Vietnam in ‘decisive’ fight to contain coronavirus

Vietnam’s Prime Minister Nguyen Xuan Phuc says the new coronavirus outbreak could have a more ‘critical impact’ than previous waves of infection. (Reuters)
Short Url
Updated 03 August 2020

Vietnam in ‘decisive’ fight to contain coronavirus

  • Vietnam, widely praised for its mitigation efforts, is battling several new clusters of infection
  • Source of the new outbreak is unclear but it has spread to at least 10 places

HANOI: Vietnam is in the midst of a “decisive” fight against the novel coronavirus, the prime minister said on Monday, with the focus on Danang city where infections have appeared in four factories with a combined workforce of about 3,700 people.
Vietnam, widely praised for its mitigation efforts since the coronavirus appeared in late January, is battling several new clusters of infection linked to Danang after going more than three months without detecting any domestic transmission.
“We have to deploy full force to curb all known epicenters, especially those in Danang,” the official broadcaster Vietnam Television (VTV) quoted Prime Minister Nguyen Xuan Phuc telling government officials.
“Early August will be the decisive time within which to stop the virus from spreading on a large scale.”
The country of 96 million has confirmed at least 621 infections, with six deaths.
Authorities on Monday reported one new case linked to the central city of Danang, a tourism hot spot where Vietnam’s first domestically transmitted case in 100 days was detected on July 24.
The source of the new outbreak is unclear but it has spread to at least 10 places, including the capital, Hanoi, and the business hub of Ho Chi Minh City, infecting 174 people and killing six.
Four cases were found at factories in different industrial parks in Danang, which collectively employ 77,000 people, the Lao Dong newspaper said.
The government said on Saturday it planned to test Danang’s entire population of 1.1 million people, part of “unprecedented measures” to fight the outbreak. The city imposed a lockdown last week, banning movement in and out of the city and closing entertainment venues.
Buon Ma Thuot, a city in Vietnam’s coffee-growing Central Highlands region, was placed under lockdown on Monday, state media reported.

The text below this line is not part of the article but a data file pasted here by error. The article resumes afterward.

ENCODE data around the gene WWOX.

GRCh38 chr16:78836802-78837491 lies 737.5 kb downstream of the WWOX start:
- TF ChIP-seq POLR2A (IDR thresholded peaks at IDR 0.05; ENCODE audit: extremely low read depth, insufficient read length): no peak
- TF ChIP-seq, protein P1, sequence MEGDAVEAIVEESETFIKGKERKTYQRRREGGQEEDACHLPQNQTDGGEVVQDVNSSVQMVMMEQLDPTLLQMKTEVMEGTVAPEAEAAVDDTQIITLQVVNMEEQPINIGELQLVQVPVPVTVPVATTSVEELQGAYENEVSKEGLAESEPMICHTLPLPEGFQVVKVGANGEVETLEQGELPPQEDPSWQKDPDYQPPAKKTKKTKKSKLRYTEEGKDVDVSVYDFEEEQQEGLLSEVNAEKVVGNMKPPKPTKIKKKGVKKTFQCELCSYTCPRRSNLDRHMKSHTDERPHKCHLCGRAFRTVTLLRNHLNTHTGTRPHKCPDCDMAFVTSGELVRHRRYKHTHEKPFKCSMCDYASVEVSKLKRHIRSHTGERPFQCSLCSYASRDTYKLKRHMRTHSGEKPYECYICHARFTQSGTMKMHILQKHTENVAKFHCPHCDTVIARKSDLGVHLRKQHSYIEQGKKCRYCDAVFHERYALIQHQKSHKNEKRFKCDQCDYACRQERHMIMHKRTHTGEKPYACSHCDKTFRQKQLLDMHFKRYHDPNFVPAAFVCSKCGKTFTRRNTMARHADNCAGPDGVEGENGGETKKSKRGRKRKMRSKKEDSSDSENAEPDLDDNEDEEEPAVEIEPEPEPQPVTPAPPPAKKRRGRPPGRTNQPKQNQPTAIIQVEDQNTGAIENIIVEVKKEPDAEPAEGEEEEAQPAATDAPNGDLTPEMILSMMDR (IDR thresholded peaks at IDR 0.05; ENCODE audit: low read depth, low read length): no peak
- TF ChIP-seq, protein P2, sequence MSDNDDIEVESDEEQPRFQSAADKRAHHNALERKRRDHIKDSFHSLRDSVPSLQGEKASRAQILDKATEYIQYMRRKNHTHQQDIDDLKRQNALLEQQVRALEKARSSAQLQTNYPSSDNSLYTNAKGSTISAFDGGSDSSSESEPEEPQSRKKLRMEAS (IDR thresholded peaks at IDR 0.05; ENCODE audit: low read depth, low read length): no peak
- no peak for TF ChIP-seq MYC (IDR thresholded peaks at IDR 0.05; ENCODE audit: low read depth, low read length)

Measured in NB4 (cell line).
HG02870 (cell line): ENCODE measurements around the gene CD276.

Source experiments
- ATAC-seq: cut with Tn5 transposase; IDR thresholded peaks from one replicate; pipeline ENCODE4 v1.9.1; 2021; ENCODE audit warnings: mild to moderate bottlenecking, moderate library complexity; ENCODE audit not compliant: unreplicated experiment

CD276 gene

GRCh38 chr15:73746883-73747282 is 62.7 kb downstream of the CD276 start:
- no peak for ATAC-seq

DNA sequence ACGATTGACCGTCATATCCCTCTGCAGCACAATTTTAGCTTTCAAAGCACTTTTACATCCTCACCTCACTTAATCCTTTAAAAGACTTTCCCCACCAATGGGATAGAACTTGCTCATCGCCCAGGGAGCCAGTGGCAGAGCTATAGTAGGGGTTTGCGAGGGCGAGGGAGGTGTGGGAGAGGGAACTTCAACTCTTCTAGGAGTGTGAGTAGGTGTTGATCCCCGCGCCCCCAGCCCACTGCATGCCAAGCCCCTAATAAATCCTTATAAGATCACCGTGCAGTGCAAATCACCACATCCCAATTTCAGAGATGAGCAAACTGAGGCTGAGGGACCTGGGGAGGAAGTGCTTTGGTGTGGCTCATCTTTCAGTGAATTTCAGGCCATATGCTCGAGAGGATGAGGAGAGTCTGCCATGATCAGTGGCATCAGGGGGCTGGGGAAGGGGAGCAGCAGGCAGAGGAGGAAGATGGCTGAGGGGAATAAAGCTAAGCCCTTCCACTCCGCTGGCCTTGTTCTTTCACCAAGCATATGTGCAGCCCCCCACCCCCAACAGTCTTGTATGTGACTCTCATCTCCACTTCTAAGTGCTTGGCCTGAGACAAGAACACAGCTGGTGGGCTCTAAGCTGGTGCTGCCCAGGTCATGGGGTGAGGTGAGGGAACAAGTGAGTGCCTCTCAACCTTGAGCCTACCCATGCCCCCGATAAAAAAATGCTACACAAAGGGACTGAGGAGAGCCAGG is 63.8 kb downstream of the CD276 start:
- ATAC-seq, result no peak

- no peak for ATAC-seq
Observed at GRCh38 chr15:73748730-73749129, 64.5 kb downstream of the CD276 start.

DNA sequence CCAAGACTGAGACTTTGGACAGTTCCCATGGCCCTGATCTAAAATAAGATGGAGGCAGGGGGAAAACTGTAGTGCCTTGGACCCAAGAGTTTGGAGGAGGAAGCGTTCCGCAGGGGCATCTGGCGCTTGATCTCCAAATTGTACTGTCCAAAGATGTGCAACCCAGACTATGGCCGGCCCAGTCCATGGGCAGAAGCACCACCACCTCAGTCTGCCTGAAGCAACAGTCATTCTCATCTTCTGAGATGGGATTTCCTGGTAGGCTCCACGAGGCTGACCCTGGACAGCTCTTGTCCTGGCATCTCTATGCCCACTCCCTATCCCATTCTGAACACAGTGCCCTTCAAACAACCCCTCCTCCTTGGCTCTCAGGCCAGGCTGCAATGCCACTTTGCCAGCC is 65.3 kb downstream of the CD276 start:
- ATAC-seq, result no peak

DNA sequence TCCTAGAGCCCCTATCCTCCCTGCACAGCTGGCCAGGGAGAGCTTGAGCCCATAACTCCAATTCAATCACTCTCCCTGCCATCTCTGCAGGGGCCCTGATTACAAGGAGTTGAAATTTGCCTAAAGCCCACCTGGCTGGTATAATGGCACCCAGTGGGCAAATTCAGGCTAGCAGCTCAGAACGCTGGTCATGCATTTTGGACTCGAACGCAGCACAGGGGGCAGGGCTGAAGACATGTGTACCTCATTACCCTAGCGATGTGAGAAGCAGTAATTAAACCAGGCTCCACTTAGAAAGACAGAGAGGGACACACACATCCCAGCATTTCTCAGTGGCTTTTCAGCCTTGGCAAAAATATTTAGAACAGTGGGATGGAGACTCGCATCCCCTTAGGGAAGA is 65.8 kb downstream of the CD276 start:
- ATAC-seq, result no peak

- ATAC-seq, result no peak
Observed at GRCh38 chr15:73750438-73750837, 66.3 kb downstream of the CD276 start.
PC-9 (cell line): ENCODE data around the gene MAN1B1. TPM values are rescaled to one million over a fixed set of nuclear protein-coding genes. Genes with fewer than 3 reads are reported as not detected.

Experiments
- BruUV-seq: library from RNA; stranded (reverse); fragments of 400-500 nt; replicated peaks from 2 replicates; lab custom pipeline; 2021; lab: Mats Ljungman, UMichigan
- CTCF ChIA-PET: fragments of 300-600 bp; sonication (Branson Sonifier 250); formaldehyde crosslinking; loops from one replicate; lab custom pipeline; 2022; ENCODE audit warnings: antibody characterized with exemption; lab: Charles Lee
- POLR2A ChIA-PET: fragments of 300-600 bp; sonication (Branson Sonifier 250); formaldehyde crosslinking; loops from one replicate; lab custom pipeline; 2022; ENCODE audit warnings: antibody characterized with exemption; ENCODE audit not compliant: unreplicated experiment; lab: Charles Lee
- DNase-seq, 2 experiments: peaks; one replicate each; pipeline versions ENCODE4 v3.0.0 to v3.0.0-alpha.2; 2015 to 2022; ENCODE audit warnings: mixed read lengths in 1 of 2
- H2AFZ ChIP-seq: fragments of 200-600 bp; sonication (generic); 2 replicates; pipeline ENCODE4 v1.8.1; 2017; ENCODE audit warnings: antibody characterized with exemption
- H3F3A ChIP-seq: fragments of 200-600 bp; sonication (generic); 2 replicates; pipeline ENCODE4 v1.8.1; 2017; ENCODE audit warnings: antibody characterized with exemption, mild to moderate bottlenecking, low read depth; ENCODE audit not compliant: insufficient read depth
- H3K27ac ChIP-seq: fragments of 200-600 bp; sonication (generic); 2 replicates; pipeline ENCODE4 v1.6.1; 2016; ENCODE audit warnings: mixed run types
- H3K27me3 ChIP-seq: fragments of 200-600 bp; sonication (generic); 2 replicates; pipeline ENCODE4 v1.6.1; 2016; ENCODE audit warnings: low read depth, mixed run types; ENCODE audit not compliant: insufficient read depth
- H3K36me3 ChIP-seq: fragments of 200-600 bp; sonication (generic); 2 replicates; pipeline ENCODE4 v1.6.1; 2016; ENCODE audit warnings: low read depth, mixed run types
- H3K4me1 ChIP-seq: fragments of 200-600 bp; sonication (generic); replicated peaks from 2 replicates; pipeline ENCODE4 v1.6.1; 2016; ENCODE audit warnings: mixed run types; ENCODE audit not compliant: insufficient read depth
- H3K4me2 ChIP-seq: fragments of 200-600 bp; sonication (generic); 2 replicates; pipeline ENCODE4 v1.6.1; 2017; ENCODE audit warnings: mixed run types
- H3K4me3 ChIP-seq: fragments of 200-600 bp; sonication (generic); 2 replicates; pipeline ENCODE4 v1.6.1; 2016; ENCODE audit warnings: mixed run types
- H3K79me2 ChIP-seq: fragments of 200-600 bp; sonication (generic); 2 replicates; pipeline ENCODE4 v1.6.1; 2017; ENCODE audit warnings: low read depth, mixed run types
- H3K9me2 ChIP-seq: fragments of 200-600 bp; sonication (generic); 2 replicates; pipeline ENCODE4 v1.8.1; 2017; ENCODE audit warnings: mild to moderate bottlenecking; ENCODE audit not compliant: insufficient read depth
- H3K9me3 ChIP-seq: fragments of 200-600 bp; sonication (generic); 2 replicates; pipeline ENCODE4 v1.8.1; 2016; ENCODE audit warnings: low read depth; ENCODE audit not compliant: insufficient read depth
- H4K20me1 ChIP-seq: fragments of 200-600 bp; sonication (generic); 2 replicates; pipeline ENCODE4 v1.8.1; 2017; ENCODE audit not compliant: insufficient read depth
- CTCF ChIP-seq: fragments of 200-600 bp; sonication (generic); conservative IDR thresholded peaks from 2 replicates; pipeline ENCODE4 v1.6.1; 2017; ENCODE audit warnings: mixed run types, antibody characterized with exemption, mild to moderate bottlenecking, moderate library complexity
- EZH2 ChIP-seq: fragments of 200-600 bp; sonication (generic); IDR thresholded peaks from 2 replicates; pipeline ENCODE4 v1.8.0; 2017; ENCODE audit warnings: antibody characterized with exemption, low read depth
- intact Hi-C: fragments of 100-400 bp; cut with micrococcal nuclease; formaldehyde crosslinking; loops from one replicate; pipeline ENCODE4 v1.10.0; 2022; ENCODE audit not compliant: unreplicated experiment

Twenty-three percent of the latest infections are asymptomatic, the government said in a statement, meaning people infected with the virus do not show symptoms of the COVID-19 sickness it causes.
Phuc said the new outbreak could have a more “critical impact” than previous waves of infection.
Authorities said on Sunday the strain of virus detected in Danang was a more contagious one, and that each infected person could infect 5 to 6 people, compared with 1.8-2.2 for infections earlier in the year.
Vietnam has carried out 52,000 tests for the coronavirus in the past seven days, according to a Reuters analysis of official data. Health ministry data does not include rapid tests used for mass screening.


Arthritis drug trialled as potential treatment for COVID-19

Updated 28 September 2020

Arthritis drug trialled as potential treatment for COVID-19

  • Dr. Andy Martin: We are conducting this study to see whether otilimab could potentially ease the effect of COVID- 19 on the lungs
  • Dr. Tim Felton: The primary end point of this study is that participants are alive and free of lung failure after 28 days — so this research is potentially life-saving

LONDON: The experimental arthritis drug, otilimab, is being trialled as a potential treatment for COVID-19.

The first patient, administered with the drug, is currently being cared for at Manchester Royal Infirmary (MRI), part of Manchester University NHS Foundation Trust (MFT).

The OSCAR study (Otilimab in Severe COVID-19 Related Disease) is sponsored and funded by the pharmaceutical company GlaxoSmithKline.

The study at the MRI is being led by Dr. Andy Martin, an Intensive Care and Anaesthesia Consultant.

Dr. Martin said: “The patients eligible to take part in this study are those experiencing very severe lung difficulties due to COVID-19 infection and are receiving oxygen or ventilator support.

“We are conducting this study to see whether otilimab — which is under investigation as a potential treatment for rheumatoid arthritis — could also potentially ease the effect of coronavirus on the lungs, dampening the impact of the virus on the immune system.

Christopher Corsico, Senior Vice President Development, GSK said: “We are continuing to work hard to find solutions to address the pandemic, including exploring potential treatment options for COVID-19 patients.

“We know that some COVID-19 patients experience an overreaction of their immune system — sometimes referred to as cytokine storm — which can lead to hospitalization or death. We believe that otilimab might be able to help counter or calm this process.

Dr. Tim Felton, Honorary Consultant, Senior Lecturer at The University of Manchester and Clinical Lead for all MFT COVID-19-related research studies, leads OSCAR at Wythenshawe Hospital, which is also part of MFT.

Dr. Felton said: “The primary end point of this study is that participants are alive and free of lung failure after 28 days — so this research is potentially life-saving.

“I’d like to thank our first OSCAR participant — as well as the thousands of others who have taken part in coronavirus studies at MFT to date — as every participant who takes part in our research is contributing to the coordinated effort to enhance understanding of this global pandemic.”